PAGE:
The Winter blues is a complex depressive illness. It is most likely triggered by the lack of sunlight in winter, which affects levels of hormones (melatonin and serotonin) in the part of the brain controlling mood, sleep and appetite – our circadian rhythms.
Symptoms are wide-ranging and can include depression, lack of energy, concentration problems, anxiety, overeating, loss of libido, social and relationship problems and sudden mood changes or periods of hypomania (over-activity) in spring.
SAD diagnosis can usually be made after two to three consecutive winters with the symptoms.
Most research on acupuncture for depression has been carried out in China with Western drugs as comparators. Two recent systematic reviews, both drawing on Western and Chinese data, found that acupuncture was similar in effectiveness to anti-depressant medication and not significantly better than sham acupuncture or waiting list controls. However, they reached very different conclusions, one recommending acupuncture (Zhang 2010) and one stating that the evidence was insufficient (Smith 2010). Major issues to consider in respect of the research evidence are a) how trustworthy are Chinese studies (Ernst 2010), b) how valid are sham controlled trials (Schroer 2010), and c) how relevant to normal practice is the acupuncture provided in trials (Schroer 2010). Notions about acupuncture’s placebo properties (Ernst 2010) can only be speculative, and with little relevance to decisions about patient benefit. Given that acupuncture appears to be at least as effective as existing conventional drugs, without their level of side effects, it should be considered as one of the therapeutic options, alongside the existing repertoire.
In general, acupuncture is believed to stimulate the nervous system and cause the release of neurochemical messenger molecules. The resulting biochemical changes influence the body’s homeostatic mechanisms, thus promoting physical and emotional wellbeing.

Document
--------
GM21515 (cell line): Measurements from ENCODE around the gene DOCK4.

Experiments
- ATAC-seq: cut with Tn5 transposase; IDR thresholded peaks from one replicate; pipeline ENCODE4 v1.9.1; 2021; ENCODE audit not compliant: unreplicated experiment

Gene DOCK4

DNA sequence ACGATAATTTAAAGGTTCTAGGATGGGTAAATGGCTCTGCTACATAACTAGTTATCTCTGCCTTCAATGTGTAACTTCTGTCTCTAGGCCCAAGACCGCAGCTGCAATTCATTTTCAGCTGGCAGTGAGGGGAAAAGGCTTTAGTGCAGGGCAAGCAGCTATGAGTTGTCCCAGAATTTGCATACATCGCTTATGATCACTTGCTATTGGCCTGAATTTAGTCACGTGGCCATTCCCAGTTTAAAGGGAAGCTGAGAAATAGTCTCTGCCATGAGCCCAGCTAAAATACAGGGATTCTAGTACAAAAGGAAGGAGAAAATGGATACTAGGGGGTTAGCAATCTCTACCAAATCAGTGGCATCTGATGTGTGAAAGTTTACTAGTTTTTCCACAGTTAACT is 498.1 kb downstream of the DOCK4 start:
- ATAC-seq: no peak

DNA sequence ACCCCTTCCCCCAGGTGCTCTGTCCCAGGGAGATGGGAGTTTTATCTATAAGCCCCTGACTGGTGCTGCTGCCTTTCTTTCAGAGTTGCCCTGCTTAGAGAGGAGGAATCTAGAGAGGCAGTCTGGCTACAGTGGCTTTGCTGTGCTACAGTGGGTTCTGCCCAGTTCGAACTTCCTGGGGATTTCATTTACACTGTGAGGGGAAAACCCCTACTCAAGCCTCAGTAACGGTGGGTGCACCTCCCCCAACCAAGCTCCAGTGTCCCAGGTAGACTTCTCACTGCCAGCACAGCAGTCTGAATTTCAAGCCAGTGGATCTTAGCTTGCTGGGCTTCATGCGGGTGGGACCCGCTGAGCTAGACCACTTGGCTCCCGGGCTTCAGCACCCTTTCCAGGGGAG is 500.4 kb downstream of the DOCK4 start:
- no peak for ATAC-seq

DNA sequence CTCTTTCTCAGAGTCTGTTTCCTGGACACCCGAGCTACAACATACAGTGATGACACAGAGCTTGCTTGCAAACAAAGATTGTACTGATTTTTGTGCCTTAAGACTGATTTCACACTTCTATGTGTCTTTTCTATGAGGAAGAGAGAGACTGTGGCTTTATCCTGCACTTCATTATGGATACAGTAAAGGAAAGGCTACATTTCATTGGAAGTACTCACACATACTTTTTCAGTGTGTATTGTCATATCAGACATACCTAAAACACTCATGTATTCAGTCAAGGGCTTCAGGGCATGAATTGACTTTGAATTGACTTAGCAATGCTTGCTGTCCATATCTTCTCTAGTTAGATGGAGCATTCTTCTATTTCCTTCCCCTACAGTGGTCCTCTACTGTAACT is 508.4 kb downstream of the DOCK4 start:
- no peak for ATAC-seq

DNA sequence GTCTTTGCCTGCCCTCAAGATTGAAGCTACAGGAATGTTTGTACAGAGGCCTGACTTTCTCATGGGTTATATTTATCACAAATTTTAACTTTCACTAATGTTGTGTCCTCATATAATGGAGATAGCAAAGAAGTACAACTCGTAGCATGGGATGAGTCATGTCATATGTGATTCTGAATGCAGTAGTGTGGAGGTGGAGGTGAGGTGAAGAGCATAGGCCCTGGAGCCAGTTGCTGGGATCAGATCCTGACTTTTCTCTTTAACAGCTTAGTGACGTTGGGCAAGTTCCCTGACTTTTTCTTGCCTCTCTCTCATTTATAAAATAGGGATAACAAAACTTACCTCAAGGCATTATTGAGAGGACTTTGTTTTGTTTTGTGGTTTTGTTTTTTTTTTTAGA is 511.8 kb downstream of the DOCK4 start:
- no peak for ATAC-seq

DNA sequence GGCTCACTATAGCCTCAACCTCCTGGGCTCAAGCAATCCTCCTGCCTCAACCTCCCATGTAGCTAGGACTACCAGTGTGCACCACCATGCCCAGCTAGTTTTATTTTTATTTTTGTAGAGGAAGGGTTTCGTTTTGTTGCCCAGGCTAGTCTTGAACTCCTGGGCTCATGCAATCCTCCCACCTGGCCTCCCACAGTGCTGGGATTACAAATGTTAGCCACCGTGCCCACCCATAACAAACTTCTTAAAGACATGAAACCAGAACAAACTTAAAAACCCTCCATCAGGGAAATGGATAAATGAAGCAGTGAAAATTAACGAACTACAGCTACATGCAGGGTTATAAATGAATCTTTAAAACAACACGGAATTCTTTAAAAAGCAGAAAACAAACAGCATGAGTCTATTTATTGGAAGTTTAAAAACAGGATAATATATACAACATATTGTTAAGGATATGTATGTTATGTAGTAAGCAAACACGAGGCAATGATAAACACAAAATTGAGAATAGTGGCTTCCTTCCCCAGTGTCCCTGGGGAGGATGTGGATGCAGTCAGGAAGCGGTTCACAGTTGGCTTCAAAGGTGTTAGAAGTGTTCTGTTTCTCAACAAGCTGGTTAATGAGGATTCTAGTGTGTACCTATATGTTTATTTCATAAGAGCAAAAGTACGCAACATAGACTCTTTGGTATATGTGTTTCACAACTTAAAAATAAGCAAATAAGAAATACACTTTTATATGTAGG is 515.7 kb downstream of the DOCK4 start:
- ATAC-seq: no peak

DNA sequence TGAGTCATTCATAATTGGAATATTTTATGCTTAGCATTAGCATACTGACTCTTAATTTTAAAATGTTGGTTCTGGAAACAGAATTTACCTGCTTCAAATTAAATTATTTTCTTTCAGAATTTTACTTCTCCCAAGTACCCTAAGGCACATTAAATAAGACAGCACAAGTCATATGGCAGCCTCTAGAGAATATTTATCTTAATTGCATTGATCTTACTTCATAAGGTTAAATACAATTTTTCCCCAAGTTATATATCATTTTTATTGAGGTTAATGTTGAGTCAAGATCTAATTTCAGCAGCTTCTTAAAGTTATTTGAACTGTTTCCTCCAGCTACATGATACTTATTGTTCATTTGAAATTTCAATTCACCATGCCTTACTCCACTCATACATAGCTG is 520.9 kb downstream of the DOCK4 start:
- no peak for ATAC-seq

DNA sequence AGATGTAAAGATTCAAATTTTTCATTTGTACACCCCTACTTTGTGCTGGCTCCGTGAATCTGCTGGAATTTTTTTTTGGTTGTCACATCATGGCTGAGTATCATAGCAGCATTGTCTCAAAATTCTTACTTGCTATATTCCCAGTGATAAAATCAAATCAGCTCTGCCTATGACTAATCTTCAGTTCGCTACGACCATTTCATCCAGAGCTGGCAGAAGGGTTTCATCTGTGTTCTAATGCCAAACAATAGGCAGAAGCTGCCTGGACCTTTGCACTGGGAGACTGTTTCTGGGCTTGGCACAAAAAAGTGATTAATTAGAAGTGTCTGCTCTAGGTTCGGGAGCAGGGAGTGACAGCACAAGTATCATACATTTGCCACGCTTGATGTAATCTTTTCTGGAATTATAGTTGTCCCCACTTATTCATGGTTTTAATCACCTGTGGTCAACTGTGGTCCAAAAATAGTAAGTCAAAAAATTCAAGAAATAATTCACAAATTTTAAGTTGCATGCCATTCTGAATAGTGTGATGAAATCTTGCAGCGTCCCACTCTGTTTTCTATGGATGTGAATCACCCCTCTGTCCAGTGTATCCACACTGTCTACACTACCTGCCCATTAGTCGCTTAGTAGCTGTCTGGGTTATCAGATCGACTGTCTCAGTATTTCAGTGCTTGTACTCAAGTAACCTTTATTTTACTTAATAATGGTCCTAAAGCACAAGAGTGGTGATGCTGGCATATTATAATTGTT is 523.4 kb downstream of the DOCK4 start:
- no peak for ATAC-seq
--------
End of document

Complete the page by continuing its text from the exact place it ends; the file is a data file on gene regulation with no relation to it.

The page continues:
Studies indicate that acupuncture can have a specific positive effect on depression by altering the brain’s mood chemistry, increasing production of serotonin (Sprott 1998) and endorphins (Wang 2010). Acupuncture may also benefit depression by acting through other neurochemical pathways, including those involving dopamine (Scott 1997), noradrenaline (Han 1986), cortisol (Han 2004) and neuropeptide Y (Pohl 2002).
Stimulation of certain acupuncture points has been shown to affect areas of the brain that are known to reduce sensitivity to pain and stress, as well as promoting relaxation and deactivating the ‘analytical’ brain which is responsible for anxiety and worry (Hui 2010). Stress-induced changes in behaviour and biochemistry may be reversed (Kim 2009).
Some of the most recent research suggests that depression is associated with dysfunction in the way that parts of the resting brain interact with each other (Broyd 2008); acupuncture has been shown to be capable of changing the ‘default mode network’ (Dhond 2007), but the effect goes beyond that of expectation/placebo (Hui 2010).
Acupuncture can be safely combined with conventional medical treatments such as anti-depressants, helping to reduce their side effects and enhance their beneficial effects (Zhang 2007).